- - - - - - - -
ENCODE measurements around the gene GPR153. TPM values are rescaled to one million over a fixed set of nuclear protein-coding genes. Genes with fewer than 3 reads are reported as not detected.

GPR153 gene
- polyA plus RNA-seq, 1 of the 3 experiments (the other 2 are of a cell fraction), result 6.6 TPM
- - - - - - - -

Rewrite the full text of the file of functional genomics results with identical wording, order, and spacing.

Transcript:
ENCODE measurements around the gene GPR153. TPM values are rescaled to one million over a fixed set of nuclear protein-coding genes. Genes with fewer than 3 reads are reported as not detected.

GPR153 gene
- polyA plus RNA-seq, 1 of the 3 experiments (the other 2 are of a cell fraction), result 6.6 TPM